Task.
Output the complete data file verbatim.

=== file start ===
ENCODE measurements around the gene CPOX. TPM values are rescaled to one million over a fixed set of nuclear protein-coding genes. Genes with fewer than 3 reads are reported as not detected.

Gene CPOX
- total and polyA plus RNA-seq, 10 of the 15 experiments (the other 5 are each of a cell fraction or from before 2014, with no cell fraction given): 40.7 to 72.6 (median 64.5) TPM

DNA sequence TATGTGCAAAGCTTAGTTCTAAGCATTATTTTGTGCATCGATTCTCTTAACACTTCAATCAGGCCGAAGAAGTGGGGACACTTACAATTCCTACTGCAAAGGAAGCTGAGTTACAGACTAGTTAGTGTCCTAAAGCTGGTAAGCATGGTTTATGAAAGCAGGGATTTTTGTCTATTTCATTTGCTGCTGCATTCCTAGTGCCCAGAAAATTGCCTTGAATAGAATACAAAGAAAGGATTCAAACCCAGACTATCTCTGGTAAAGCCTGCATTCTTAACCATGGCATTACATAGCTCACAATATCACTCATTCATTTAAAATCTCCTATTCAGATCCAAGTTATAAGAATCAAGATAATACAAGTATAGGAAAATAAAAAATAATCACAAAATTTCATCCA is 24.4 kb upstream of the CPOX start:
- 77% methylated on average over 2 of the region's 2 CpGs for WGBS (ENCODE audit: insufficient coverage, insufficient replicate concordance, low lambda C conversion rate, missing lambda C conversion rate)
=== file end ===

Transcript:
ENCODE measurements around the gene CPOX. TPM values are rescaled to one million over a fixed set of nuclear protein-coding genes. Genes with fewer than 3 reads are reported as not detected.

Gene CPOX
- total and polyA plus RNA-seq, 10 of the 15 experiments (the other 5 are each of a cell fraction or from before 2014, with no cell fraction given): 40.7 to 72.6 (median 64.5) TPM

DNA sequence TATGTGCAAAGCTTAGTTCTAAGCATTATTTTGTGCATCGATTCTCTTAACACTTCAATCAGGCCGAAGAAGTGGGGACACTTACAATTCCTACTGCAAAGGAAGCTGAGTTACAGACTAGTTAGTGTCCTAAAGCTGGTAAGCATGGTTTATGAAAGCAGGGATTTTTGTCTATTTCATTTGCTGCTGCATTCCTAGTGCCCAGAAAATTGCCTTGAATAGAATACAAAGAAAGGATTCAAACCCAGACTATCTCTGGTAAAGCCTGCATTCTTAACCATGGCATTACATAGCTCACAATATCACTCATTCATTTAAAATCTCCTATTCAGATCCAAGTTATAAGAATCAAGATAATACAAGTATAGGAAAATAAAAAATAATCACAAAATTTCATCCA is 24.4 kb upstream of the CPOX start:
- 77% methylated on average over 2 of the region's 2 CpGs for WGBS (ENCODE audit: insufficient coverage, insufficient replicate concordance, low lambda C conversion rate, missing lambda C conversion rate)